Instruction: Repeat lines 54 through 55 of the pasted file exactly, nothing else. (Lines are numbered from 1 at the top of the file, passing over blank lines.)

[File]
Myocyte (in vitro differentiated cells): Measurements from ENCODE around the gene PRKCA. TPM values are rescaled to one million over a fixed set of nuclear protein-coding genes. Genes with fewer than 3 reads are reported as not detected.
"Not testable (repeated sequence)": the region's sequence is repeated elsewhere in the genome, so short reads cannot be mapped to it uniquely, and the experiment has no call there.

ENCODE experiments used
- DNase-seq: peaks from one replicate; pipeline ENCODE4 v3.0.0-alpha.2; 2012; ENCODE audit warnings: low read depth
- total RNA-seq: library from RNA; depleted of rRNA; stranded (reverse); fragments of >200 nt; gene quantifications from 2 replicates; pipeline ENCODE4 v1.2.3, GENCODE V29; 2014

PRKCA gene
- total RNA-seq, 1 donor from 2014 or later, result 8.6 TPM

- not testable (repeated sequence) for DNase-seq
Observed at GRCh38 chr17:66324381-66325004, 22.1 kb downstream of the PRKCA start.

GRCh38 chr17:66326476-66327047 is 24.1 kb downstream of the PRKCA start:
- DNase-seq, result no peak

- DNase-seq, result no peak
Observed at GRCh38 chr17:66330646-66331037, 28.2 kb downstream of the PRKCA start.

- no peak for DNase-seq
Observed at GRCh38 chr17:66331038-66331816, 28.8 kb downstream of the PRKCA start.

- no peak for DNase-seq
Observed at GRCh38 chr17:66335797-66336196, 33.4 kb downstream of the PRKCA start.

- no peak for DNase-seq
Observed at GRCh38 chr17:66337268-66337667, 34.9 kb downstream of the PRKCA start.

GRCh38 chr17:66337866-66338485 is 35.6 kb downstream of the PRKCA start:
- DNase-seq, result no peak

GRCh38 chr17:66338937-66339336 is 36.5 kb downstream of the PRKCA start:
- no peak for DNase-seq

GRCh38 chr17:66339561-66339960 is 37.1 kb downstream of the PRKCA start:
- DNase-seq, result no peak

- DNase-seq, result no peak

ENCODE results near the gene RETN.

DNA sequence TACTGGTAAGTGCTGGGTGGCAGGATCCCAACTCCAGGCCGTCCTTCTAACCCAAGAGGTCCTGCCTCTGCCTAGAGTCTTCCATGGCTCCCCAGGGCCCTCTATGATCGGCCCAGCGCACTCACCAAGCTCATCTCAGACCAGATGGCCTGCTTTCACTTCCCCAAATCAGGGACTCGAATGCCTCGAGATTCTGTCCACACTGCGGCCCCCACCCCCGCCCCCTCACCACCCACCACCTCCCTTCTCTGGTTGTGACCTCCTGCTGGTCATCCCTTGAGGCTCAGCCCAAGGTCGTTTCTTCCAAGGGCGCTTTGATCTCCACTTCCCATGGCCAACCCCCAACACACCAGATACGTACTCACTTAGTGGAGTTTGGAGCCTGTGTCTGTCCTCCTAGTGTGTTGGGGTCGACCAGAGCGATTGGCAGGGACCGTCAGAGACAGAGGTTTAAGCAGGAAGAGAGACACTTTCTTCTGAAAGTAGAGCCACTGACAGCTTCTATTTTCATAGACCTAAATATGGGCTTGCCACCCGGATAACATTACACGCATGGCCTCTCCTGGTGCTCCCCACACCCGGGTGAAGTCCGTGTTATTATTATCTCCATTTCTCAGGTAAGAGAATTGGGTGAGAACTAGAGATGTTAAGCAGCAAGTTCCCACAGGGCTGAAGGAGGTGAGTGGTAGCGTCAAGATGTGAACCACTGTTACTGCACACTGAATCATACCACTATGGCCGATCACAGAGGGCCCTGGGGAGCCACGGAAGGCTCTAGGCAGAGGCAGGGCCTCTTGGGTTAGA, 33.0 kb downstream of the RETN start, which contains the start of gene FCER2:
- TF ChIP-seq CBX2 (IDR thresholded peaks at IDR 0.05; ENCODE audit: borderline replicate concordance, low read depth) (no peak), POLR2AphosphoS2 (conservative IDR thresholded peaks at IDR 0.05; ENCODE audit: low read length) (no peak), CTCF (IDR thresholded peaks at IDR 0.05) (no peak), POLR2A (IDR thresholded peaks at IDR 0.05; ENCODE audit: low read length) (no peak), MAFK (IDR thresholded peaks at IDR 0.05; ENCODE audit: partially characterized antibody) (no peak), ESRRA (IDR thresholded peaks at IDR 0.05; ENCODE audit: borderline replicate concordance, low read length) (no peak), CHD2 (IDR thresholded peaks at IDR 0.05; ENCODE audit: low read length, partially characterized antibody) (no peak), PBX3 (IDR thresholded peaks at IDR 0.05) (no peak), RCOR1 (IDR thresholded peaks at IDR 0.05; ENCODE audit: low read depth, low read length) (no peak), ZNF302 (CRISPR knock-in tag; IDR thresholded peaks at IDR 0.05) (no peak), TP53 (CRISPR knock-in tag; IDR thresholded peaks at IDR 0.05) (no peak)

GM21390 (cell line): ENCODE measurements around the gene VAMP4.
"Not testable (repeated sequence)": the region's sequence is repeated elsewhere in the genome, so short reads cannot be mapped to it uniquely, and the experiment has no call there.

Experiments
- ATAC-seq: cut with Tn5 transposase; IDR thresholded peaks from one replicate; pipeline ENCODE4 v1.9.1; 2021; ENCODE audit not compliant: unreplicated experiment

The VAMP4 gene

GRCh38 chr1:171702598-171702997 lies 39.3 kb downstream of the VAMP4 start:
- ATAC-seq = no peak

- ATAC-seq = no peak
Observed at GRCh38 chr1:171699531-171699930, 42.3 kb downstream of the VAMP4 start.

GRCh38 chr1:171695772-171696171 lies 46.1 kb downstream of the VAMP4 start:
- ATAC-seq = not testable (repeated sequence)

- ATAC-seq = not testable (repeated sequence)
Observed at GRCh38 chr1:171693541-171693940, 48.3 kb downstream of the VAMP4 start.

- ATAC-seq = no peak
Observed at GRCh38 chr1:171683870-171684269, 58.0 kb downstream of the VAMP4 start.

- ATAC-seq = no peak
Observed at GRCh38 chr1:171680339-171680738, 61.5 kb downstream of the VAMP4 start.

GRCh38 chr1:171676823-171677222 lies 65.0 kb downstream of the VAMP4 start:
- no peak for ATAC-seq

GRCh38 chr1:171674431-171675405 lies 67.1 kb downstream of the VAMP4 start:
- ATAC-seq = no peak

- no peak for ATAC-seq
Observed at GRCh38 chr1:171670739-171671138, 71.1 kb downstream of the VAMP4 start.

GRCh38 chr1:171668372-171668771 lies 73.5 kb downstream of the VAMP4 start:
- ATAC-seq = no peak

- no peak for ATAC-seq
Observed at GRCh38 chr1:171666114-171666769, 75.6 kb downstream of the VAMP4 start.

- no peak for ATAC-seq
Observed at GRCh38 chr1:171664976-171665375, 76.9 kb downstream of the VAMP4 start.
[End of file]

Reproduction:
- ATAC-seq = no peak

- no peak for ATAC-seq